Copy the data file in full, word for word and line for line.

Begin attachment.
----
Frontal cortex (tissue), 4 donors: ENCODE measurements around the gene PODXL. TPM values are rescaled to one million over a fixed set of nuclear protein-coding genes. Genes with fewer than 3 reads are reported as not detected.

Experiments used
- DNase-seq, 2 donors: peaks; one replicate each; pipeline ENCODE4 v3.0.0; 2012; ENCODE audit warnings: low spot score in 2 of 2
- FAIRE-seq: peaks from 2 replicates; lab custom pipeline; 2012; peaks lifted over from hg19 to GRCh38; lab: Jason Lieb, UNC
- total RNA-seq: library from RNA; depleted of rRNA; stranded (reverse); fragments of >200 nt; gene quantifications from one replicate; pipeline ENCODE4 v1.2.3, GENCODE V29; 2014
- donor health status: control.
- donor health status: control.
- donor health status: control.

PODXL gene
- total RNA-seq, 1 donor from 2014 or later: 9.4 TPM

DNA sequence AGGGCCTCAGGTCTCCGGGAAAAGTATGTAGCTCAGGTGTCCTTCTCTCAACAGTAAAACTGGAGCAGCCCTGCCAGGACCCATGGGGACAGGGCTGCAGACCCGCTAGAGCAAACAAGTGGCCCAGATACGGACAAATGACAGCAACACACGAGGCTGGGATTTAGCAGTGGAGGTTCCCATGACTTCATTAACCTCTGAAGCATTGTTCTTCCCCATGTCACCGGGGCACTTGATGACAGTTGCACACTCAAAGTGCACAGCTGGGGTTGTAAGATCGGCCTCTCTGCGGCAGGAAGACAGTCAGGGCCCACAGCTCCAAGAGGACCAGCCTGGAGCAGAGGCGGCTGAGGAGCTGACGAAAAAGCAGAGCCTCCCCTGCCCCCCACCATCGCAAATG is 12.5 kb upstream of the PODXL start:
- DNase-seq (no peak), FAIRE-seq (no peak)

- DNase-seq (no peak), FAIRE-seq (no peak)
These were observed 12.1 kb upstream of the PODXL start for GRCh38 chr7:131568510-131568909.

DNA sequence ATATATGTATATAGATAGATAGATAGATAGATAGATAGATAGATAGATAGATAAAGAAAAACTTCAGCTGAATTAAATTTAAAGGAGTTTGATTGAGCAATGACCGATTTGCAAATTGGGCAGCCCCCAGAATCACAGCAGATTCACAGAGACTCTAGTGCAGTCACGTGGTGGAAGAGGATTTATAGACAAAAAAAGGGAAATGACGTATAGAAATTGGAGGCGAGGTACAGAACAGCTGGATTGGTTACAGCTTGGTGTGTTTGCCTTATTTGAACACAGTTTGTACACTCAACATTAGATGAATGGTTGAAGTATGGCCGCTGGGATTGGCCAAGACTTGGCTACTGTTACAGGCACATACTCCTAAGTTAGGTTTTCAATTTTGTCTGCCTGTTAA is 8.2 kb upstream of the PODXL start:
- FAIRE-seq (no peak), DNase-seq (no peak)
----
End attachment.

Frontal cortex (tissue), 4 donors: ENCODE measurements around the gene PODXL. TPM values are rescaled to one million over a fixed set of nuclear protein-coding genes. Genes with fewer than 3 reads are reported as not detected.

Experiments used
- DNase-seq, 2 donors: peaks; one replicate each; pipeline ENCODE4 v3.0.0; 2012; ENCODE audit warnings: low spot score in 2 of 2
- FAIRE-seq: peaks from 2 replicates; lab custom pipeline; 2012; peaks lifted over from hg19 to GRCh38; lab: Jason Lieb, UNC
- total RNA-seq: library from RNA; depleted of rRNA; stranded (reverse); fragments of >200 nt; gene quantifications from one replicate; pipeline ENCODE4 v1.2.3, GENCODE V29; 2014
- donor health status: control.
- donor health status: control.
- donor health status: control.

PODXL gene
- total RNA-seq, 1 donor from 2014 or later: 9.4 TPM

DNA sequence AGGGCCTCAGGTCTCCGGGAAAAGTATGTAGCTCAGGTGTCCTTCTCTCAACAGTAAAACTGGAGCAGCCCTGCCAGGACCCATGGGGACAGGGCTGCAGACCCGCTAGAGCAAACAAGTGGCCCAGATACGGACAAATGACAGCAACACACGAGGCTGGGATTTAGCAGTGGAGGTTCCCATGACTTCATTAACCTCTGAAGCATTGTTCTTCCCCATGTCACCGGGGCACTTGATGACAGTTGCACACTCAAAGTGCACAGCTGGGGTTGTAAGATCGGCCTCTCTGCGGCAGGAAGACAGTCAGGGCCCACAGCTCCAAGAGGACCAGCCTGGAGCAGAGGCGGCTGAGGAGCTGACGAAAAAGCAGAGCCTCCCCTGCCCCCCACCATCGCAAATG is 12.5 kb upstream of the PODXL start:
- DNase-seq (no peak), FAIRE-seq (no peak)

- DNase-seq (no peak), FAIRE-seq (no peak)
These were observed 12.1 kb upstream of the PODXL start for GRCh38 chr7:131568510-131568909.

DNA sequence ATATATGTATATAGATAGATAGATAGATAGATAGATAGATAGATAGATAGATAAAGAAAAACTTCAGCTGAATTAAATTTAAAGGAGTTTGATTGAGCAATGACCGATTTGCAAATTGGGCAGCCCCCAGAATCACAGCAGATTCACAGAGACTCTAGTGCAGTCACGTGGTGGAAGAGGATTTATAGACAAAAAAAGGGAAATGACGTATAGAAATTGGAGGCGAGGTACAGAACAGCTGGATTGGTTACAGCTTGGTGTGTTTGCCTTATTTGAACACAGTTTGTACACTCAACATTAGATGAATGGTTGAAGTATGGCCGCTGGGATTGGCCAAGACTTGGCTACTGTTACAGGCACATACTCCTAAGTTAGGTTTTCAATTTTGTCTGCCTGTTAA is 8.2 kb upstream of the PODXL start:
- FAIRE-seq (no peak), DNase-seq (no peak)